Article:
Kirsten makes us gougères, exquisite puff pastries flavored with swiss cheese and nutmeg, the flavor of which is somewhat dimmed by the accompanying threat that we’ll be making the gougères tomorrow. “Emergency hors d’oeurvres, for after your outdoor activities,” Kirsten says, looking at Carl. Carl grins. It makes us all nervous, but that first day we do nothing more strenuous than help feed the dogs. These are bona fide sled dogs, many of whom have mushed the Iditarod all the way to Nome. “They’re retired now,” Carl says. Right. We can hear them howling from the lodge. They are placated by being fed, but it’s obvious they’d all rather be hitched up and on the trail. Carl gives us the short version of Mushing 101. He demonstrates the claw anchor and the two-pronged brake. The basket of the sled, where rider sits, is filled with snow. There are rubber treads on the runners where the musher stands. Shifting body weight is the key to steering. “The most important thing,” he says, “is never let go of the sled. The dogs will run away with it and you’ll be stuck walking back.” I commit this to memory.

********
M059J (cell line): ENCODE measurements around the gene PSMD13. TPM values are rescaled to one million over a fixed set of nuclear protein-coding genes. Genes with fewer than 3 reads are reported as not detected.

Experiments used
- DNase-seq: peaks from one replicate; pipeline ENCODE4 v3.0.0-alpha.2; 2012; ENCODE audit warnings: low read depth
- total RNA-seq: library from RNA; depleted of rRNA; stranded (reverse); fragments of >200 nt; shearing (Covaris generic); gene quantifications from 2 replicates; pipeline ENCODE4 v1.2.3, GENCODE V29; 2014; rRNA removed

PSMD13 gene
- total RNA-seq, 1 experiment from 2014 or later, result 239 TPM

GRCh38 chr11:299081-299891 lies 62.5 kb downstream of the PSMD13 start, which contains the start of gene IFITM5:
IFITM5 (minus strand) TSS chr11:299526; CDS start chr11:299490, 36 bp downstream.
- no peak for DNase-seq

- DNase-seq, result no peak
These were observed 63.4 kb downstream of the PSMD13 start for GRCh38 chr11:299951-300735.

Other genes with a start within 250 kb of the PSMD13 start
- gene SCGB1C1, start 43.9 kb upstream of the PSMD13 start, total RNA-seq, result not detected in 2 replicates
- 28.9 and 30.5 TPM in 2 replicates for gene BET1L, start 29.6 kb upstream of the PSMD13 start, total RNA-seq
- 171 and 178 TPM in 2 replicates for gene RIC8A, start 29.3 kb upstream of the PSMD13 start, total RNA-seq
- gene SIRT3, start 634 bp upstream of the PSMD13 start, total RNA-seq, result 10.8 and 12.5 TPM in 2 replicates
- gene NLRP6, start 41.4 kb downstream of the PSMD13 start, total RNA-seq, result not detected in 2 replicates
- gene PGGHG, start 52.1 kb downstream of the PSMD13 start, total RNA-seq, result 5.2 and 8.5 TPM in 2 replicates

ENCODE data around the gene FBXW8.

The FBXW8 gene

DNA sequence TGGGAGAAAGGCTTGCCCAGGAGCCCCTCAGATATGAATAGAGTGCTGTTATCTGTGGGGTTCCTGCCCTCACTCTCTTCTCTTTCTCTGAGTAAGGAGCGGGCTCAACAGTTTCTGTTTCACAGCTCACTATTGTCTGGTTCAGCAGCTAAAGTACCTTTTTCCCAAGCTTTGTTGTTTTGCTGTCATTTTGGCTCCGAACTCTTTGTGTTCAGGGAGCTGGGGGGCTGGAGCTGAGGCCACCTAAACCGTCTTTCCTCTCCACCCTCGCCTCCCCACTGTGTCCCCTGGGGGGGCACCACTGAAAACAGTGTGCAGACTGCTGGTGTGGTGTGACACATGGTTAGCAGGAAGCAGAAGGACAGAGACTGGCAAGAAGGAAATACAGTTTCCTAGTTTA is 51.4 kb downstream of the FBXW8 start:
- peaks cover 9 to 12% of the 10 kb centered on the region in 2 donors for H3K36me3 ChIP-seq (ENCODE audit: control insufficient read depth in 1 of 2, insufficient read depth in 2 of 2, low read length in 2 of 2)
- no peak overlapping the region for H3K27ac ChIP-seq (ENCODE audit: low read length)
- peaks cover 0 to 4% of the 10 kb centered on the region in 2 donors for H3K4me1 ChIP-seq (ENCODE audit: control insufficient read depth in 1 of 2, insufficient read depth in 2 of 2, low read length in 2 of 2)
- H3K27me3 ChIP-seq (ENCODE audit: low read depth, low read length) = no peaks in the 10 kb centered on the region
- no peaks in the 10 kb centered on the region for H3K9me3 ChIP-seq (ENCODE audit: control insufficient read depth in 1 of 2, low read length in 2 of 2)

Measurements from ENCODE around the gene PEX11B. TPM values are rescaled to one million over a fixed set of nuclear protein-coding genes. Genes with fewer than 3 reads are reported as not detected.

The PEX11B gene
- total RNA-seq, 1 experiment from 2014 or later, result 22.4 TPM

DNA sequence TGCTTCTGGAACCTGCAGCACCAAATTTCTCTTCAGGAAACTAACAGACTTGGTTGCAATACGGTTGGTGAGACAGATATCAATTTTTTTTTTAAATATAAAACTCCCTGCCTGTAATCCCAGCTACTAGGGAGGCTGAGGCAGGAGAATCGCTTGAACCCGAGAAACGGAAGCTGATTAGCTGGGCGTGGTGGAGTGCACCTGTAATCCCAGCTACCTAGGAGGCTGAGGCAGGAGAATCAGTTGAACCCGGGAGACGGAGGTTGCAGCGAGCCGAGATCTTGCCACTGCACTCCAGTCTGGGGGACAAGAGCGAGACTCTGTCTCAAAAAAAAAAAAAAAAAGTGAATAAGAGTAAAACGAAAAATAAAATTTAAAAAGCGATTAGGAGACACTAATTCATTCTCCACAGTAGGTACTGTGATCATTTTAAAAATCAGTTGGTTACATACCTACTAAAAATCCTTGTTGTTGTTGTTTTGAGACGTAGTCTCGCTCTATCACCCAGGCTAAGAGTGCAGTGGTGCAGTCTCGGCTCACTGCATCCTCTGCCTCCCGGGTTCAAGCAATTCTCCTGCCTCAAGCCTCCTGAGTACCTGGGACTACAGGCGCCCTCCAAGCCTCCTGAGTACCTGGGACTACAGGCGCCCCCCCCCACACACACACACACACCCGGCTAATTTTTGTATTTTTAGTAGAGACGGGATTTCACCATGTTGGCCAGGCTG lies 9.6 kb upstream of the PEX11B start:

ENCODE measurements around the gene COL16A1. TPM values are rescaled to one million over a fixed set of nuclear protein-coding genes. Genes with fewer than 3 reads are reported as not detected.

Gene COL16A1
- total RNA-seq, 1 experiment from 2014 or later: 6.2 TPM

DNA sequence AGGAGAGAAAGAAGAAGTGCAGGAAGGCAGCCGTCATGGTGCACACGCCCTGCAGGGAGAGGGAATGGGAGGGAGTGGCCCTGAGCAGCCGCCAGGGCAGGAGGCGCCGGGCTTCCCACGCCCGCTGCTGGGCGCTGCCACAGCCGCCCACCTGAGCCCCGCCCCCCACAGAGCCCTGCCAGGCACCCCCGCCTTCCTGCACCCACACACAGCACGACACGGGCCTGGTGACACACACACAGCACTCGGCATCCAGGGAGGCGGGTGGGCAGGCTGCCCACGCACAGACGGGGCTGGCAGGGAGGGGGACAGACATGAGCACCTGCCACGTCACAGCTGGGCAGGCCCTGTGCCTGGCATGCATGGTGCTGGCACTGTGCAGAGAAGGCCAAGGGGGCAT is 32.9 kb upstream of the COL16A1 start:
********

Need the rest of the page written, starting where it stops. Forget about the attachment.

Dana Stabenow. Alaska Traveler (Kindle Locations 1112-1114). Gere Donovan Press.
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